The terror attack in New York City this week [on 10/31/17] was heartbreaking. I was sitting in my office at the American University of Iraq, Sulaimani, where I teach academic writing. I had not yet seen the news. One of my students, whose family is from the disputed areas around Kirkuk and whose house and business had been burned down by PMU/Iraqi forces during the sixteen hour battle on October 16, 2017, came into my office hours to see how I was. He assumed I had already heard about the attack. I got on Google and began skimming. Tears flooded my eyes. Immediately, I was back in NYC during 9/11 watching the city I loved and called home change forever. My student felt really bad for upsetting me. I told him he hadn’t, that what I was experiencing was a transference of feelings from 9/11. At the same time, we both said that he, and all the people in this region, experience terror attacks almost every day and that they are used to it. In fact, the day that Stephan Paddock shot and killed 59 people in Las Vegas was the first time since 9/11 that the number of casualties in the US topped the number in Iraq.
President Trump’s reaction to Tuesday’s attack in NYC was predictable: calling for the death penalty for Sayfullo Saipov and calling him an animal. He did neither for Stephan Paddock. Trump is also calling for changes to the immigration policy now whereas in the wake of the Las Vegas massacre, he said it was not the time to talk about policy changes on gun control. Instead of investigating the causes of this tragic attack, Trump was quick to blame Senate Minority Leader Chuck Schumer, who cosponsored the Diversity Visa Lottery Program, through which Sayfullo Saipov entered the US. However, Sayfullo Saipov was radicalized in the United States, not in his country of origin Uzbekistan.
Uzbekistan is a country with a horrible human rights record and hundreds of political prisoners, widespread torture and almost no freedom of speech. The prior authoritarian government of Islam Karimov, who had ruled for almost 27 years, suppressed religion. Therefore, today’s media which characterizes Uzbekistan as a “hotbed of Islamic religious extremism” is irresponsible at best.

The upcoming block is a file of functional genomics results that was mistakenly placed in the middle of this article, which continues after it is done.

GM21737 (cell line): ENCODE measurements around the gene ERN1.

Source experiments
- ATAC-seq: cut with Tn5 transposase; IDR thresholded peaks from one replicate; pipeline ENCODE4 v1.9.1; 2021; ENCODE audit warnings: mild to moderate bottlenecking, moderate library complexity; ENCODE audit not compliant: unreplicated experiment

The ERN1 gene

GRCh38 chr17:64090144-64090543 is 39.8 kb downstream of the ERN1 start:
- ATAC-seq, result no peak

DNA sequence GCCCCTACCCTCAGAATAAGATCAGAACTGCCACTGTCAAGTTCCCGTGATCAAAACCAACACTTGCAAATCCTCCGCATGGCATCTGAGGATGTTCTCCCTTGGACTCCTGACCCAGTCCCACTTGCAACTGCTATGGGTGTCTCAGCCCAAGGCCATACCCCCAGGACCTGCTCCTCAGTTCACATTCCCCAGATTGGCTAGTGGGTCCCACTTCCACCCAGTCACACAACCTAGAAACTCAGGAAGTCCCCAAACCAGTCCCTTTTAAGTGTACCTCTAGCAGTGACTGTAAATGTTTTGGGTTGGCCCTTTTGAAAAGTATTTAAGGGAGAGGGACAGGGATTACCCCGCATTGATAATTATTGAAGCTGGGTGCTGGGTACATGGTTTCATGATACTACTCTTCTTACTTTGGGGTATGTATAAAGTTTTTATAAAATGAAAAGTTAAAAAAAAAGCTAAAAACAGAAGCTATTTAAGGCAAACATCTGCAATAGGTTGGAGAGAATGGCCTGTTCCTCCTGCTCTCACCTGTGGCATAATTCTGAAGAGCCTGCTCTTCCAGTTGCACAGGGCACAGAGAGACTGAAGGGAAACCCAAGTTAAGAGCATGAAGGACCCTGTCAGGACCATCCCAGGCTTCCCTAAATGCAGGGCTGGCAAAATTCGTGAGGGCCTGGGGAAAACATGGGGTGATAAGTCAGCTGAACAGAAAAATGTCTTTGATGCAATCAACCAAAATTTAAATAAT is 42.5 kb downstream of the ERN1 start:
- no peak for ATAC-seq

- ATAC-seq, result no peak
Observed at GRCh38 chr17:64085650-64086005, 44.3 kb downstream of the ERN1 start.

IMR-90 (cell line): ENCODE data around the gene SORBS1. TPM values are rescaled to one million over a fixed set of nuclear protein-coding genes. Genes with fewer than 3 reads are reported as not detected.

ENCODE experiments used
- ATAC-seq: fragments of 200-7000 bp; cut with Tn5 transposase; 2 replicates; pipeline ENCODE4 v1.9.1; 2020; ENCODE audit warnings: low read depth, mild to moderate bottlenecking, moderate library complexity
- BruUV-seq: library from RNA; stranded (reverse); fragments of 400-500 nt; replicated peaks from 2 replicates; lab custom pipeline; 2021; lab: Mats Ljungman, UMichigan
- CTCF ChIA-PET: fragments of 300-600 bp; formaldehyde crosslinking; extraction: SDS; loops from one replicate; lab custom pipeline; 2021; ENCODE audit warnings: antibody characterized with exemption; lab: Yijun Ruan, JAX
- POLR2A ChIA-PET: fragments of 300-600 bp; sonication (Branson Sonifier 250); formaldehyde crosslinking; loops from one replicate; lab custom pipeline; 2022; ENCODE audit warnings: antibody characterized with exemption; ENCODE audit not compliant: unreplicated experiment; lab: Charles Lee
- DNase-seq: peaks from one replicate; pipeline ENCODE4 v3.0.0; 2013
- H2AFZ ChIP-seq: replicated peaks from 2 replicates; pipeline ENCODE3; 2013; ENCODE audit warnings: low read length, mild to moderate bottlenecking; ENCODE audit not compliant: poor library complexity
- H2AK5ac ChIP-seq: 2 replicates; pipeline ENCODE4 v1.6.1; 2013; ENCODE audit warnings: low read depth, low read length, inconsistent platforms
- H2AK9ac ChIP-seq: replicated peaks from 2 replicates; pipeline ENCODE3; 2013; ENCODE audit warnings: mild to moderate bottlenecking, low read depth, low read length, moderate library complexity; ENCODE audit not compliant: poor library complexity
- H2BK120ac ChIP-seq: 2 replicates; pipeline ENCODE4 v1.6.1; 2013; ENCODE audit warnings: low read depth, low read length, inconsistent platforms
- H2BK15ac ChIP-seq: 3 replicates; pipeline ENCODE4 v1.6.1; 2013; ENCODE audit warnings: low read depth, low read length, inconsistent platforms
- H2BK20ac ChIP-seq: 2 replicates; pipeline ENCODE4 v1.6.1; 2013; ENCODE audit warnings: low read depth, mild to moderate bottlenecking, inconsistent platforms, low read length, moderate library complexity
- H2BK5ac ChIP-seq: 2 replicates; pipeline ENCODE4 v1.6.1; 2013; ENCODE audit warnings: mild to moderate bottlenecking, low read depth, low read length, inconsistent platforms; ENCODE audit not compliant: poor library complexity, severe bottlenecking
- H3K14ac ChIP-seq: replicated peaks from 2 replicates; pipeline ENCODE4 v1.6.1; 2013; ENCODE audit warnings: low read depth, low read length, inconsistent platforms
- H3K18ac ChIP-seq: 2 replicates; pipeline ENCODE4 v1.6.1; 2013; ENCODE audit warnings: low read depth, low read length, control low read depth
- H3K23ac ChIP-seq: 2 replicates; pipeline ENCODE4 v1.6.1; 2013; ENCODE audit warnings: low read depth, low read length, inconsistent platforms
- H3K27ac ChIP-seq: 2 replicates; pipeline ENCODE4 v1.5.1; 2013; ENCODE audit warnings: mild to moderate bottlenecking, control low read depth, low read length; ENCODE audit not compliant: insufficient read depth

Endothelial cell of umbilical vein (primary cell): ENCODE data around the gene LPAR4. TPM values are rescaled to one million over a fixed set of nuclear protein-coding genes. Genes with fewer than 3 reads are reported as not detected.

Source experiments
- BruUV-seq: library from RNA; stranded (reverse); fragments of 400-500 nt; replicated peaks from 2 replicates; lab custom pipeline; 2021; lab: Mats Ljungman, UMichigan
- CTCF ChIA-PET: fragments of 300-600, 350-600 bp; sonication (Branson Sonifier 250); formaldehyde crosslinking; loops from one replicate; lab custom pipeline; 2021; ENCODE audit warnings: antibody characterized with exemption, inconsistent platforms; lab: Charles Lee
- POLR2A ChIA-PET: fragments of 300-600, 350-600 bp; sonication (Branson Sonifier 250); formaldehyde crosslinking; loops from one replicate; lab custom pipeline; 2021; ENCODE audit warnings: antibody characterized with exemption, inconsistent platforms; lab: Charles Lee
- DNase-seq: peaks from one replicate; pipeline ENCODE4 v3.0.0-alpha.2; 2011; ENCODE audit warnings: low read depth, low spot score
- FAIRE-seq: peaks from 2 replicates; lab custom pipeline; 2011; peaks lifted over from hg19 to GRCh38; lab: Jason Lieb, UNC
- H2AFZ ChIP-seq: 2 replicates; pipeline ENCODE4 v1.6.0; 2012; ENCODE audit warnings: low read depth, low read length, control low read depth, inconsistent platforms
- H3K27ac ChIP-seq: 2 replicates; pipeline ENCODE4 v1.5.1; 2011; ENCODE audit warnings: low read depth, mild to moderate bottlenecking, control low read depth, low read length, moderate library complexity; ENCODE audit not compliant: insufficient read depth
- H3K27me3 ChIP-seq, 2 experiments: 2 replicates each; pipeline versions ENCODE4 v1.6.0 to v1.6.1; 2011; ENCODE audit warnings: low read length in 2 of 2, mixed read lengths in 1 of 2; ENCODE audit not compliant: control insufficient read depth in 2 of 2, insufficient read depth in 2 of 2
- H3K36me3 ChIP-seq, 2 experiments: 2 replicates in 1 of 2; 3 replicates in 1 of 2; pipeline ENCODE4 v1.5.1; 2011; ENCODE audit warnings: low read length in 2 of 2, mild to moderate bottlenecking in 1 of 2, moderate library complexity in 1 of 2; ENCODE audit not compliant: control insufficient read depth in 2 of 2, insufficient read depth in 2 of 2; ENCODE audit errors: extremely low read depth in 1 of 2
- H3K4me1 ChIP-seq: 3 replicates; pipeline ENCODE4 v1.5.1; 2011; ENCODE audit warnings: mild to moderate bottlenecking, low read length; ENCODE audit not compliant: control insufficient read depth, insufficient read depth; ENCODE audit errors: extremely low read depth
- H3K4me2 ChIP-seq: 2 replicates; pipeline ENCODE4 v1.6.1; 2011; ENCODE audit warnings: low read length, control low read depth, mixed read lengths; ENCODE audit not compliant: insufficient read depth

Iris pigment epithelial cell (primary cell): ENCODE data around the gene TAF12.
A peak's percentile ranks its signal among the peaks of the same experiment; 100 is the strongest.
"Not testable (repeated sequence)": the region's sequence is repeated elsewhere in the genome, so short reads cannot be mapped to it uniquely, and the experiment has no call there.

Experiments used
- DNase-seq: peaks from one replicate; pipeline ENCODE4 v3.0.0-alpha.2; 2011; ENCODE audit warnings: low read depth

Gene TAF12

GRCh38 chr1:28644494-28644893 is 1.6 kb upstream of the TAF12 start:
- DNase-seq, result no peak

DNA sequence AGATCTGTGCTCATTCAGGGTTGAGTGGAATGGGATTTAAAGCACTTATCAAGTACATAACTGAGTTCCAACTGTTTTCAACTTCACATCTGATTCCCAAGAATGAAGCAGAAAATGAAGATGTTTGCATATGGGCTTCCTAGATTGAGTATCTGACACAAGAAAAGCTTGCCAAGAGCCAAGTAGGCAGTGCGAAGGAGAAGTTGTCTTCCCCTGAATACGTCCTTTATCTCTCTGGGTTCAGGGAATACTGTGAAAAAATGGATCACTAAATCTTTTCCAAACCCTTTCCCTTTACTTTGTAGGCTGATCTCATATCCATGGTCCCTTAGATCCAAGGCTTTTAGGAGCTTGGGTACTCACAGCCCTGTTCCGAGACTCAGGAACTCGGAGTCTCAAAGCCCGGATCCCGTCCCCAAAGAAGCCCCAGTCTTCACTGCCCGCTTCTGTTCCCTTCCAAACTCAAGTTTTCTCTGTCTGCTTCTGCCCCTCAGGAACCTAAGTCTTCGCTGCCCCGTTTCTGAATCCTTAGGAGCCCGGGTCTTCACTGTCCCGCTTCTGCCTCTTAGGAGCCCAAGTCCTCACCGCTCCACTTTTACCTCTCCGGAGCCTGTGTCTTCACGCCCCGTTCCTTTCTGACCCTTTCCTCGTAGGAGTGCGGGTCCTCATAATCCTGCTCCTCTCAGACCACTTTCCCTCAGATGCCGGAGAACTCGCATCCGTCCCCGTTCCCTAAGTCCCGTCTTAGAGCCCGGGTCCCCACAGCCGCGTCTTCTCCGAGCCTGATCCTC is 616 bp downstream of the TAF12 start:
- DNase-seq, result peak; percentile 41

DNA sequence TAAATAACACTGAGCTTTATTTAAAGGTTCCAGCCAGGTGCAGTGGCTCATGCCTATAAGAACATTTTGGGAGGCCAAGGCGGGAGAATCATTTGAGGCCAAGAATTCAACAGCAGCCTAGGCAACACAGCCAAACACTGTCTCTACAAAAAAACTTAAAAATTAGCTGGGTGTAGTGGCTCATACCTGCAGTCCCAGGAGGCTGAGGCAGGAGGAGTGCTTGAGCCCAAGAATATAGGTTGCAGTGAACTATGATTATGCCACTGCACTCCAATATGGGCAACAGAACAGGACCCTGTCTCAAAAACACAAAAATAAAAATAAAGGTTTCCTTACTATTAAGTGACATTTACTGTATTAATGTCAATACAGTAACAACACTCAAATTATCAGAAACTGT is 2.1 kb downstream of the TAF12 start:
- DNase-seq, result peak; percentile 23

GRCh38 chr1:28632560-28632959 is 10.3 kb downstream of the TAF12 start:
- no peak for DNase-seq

Sayfullo Saipov came from a prosperous secular family in Tashkent, Uzbekistan’s capital. He graduated with a degree in finance, worked in a hotel, and applied for a US green card, seemingly to pursue the American dream. He wasn’t radicalized until he came to the US. Once in the US, he struggled to find employment perhaps due to his lack of English skills, didn’t have roots in a community, and found himself on the margins of society.
When people are stuck in poverty, experience social isolation in their home communities and do not assimilate, they often turn to other groups to find a place to belong. Asim Qureshi, research director at CAGE, an independent advocacy organization working to empower communities impacted by the War on Terror, questions “When are we going to finally learn that when we treat people as if they’re outsiders, they will inevitably feel like outsiders, and they will look for belonging elsewhere?” Belonging feeds self-esteem. This behavior is something ISIS understood very well in its early days and capitalized on it for recruitment. This is why I wrote “V”, to help people understand why Westerners might be drawn to jihad with the hope of starting a conversation on how to address terrorism’s root causes of social isolation and discrimination. The answer is not to close our borders, spew hateful rhetoric, or advocate for indefinite stays in Gitmo. These tactics will only perpetuate terrorism.